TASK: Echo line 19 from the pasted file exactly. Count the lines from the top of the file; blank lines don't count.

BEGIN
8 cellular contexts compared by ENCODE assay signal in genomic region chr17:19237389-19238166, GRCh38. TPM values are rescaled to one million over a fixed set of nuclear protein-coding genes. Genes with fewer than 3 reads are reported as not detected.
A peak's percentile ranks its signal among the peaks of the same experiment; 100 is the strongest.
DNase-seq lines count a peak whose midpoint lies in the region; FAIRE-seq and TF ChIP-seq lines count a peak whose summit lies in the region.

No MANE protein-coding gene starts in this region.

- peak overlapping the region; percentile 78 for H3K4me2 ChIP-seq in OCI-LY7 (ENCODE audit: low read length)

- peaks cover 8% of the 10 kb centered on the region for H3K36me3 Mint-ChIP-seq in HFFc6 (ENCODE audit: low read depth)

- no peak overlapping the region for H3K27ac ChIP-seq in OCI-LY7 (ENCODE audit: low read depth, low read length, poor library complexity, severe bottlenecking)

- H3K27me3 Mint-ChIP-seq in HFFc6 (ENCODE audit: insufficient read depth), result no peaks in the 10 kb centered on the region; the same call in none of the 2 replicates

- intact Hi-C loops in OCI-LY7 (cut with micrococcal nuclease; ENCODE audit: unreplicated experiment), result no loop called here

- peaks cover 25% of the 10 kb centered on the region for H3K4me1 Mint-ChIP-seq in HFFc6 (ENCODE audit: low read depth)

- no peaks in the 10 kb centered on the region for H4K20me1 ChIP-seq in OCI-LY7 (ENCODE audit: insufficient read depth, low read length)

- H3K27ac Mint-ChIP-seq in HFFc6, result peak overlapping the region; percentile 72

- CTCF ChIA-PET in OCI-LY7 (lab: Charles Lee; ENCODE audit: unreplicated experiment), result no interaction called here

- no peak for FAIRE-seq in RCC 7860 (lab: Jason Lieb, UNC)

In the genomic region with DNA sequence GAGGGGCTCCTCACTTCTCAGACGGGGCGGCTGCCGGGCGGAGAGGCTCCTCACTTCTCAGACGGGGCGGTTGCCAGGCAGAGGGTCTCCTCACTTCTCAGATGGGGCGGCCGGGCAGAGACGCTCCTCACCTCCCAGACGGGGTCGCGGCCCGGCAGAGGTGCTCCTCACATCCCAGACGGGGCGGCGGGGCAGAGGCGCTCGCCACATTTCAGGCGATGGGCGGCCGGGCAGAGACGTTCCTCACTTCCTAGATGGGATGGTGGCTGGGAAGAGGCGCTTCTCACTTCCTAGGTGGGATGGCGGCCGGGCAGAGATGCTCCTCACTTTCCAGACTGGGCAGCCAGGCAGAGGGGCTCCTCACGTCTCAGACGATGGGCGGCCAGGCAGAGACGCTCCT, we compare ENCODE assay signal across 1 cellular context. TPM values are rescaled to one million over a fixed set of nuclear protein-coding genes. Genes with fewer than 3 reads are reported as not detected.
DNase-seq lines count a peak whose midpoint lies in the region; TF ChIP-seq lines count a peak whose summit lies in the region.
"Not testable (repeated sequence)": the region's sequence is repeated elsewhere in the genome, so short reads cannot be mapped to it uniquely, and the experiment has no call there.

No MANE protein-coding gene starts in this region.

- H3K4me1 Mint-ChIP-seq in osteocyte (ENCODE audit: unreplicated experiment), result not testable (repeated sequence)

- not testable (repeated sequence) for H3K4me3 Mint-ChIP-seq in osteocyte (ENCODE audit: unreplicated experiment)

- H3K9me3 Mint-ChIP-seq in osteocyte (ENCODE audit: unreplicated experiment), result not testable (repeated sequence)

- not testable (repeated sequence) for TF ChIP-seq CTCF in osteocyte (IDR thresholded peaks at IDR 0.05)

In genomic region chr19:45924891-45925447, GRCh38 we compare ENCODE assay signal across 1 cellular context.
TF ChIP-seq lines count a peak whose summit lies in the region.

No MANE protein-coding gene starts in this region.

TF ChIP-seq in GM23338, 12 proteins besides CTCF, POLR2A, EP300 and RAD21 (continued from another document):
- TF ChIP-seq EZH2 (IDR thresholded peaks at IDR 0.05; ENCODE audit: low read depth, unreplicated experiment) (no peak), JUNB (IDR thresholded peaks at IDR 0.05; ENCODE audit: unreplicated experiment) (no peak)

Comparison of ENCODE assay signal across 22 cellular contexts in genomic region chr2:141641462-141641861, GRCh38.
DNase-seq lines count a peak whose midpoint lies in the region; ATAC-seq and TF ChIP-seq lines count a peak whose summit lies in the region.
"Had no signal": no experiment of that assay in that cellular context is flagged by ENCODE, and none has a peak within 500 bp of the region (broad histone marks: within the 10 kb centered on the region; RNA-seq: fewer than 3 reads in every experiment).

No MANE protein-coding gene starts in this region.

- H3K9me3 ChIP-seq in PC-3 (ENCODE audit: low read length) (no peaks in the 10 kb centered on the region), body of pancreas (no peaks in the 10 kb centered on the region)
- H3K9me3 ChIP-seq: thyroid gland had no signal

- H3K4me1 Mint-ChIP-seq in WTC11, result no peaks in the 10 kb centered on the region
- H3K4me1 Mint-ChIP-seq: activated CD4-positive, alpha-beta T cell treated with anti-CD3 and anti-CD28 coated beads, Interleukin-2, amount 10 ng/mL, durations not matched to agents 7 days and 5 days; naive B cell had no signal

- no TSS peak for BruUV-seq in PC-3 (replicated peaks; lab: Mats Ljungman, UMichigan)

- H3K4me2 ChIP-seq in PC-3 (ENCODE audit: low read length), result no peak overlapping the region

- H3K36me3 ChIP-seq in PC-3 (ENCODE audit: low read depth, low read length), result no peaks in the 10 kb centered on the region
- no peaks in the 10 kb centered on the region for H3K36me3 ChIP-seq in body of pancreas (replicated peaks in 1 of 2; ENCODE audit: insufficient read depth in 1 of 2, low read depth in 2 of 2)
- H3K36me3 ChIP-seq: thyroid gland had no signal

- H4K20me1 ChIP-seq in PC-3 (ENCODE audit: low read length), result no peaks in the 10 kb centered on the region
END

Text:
- H3K4me1 Mint-ChIP-seq in osteocyte (ENCODE audit: unreplicated experiment), result not testable (repeated sequence)